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Saturday, December 3, 2016

Humility: The Beauty of Holiness # 12

Humility: The Beauty of Holiness # 12

Humility and Exaltation

"He that humbles himself shall be exalted" (Luke 14:11)

"Humble yourselves in the sight of the Lord, and he shall lift you up" (James 4:10)

Humble yourselves, therefore, under the mighty hand of God, that he may exalt you in due time (1 Peter 5:6). Just yesterday, I was asked the question, "How can I conquer this pride?" The answer was simple. Two things are needed: Do what God says your work is, and humble yourself. Trust Him to do what He says His work is, and He will exalt you.

The command is clear: Humble yourself. That does not mean it is your work to conquer and cast out the pride of your nature, and form within yourself the lowliness of the holy Jesus. No, this is God's work; He is the one that lifts you up into the real likeness of the beloved Son.

What the command does mean is that you take every opportunity to humble yourself before God and man. Humble yourself in the faith of the grace that is already working in you, and in the assurance of more grace that is coming. Humble yourself in the light that awareness flashes on the pride of the heart and its workings. Even though there may be much failure and falling, stand firm under the unchanging command: Humble yourself. Accept with gratitude everything that God allows from within or without, from friend or enemy, in nature or in grace, to remind you of your need of humbling, and to help you to it. Consider humility to be the mother-virtue, your very first duty before God, the one constant safeguard of the soul, and set your heart on it as the source of all blessing. The promise is divine and sure. He that humbles himself will be exalted. Be sure you do the one thing God asks, and humble yourself. God will be faithful to do the one thing He promised. He will give more grace, and He will exalt you in due time.

All God's dealings with man are characterized by two stages. There is the time of preparation, when command and promise, mingled with the experience of effort, weakness, failure,and partial success, produce the expectance of something better. These prod, train, and discipline men for a higher stage. Then comes the time of fulfillment, when faith inherits the promise, and enjoys what it so often struggled for in vain. These stages hold true in every part of the Christian life, and in the pursuit of every separate virtue. It is grounded in the very nature of things. In all that concerns our redemption, God must take the initiative. When that has been done, man's turn comes. In the effort to pursue obedience and fulfillment, he must learn to know his weakness, in self-despair to die to himself. In this way, he is equipped voluntarily and intelligently to receive from God the completion of that which he accepted in the beginning in ignorance. So God, before man correctly knew Him or fully understood what His purpose was, is longed for and welcomed as the All in All.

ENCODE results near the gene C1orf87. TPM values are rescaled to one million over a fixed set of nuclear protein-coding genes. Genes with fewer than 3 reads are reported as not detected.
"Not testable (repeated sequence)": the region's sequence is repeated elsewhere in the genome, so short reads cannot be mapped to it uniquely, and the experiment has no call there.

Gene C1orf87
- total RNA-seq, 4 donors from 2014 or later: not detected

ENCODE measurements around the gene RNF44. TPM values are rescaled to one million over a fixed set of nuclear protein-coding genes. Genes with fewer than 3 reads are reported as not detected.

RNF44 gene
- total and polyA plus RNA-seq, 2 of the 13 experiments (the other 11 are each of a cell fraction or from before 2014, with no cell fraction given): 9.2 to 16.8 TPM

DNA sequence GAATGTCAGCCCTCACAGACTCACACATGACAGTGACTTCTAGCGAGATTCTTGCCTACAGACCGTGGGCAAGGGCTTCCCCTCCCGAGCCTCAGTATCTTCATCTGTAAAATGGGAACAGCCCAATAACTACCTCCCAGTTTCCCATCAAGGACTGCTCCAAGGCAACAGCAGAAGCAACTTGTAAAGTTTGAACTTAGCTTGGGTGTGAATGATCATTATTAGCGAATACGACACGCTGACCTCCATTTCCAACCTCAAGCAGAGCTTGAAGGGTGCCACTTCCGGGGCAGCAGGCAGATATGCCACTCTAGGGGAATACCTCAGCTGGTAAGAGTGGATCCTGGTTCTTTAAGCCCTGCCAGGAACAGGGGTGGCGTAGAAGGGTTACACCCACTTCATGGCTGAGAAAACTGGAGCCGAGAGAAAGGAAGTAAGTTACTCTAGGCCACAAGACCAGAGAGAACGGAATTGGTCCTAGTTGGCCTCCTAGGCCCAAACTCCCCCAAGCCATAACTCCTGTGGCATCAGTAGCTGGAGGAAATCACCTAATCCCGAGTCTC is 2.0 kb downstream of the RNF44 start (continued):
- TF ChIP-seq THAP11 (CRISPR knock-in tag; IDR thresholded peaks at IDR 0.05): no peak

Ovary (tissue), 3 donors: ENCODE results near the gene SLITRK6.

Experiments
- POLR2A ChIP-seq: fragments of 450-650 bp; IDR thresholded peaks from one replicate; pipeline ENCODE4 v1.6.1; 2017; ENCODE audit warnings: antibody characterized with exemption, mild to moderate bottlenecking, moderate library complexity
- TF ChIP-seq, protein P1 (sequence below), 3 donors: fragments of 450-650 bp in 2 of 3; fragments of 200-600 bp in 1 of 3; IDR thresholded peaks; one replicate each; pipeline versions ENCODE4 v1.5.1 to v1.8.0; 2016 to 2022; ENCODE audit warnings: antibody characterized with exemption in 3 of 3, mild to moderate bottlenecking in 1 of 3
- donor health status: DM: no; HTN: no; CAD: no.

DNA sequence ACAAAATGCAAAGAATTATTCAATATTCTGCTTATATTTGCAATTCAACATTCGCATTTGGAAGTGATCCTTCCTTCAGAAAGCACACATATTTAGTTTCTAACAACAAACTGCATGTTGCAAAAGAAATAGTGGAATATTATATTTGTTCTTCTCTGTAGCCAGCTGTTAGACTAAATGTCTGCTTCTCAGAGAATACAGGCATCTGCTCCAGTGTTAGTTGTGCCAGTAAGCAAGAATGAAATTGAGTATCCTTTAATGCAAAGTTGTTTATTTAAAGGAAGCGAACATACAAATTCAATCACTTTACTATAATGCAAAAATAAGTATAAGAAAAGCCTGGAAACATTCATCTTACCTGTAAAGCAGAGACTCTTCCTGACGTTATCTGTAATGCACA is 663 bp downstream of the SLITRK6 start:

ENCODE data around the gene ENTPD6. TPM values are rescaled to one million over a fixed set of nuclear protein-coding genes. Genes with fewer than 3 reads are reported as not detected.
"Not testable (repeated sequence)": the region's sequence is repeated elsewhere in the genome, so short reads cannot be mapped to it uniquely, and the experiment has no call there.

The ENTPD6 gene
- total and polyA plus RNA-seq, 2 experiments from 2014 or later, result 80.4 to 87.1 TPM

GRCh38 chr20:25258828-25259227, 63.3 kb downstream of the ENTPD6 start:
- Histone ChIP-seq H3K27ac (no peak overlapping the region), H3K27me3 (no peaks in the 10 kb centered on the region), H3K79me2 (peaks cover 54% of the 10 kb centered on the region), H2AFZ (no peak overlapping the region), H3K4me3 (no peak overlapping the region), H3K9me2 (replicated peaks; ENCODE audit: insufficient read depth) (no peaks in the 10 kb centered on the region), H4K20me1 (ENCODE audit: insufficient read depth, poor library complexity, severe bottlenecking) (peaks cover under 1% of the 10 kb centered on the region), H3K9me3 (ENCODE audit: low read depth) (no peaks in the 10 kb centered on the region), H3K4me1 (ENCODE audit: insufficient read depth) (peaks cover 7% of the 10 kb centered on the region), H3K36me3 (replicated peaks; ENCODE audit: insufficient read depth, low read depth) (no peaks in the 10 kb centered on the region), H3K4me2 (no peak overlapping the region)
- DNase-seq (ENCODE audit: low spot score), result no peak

It is the same in the pursuit of humility. To every Christian the command comes from the throne of God Himself to humble yourself. The enthusiastic attempt to listen and obey will be rewarded with the painful discovery of two things. The one, being the depth of pride that is unwilling to count oneself and be counted as nothing, and to submit absolutely to God. The other, what absolute weakness thee is in all our efforts, and all our prayers for God's help to destroy the hideous monster. Blessed is the man who learns to put his hope in God, and persevere in spite of all the power of pride within him, with acts of humiliation before God and men. We know the law of human nature: acts produce habits, habits breed temperament, temperament forms the will, and the rightly formed will is character. It is no different in the work of grace. Acts repeated create habits and temperament, and these strengthen the will. He who works both to will and to do comes with His mighty power and Spirit. Ultimately, the humbling of the proud heart is rewarded with more grace, in which the Spirit of Jesus has conquered and brought the new nature to its maturity, where the meek and lowly One now dwells forever.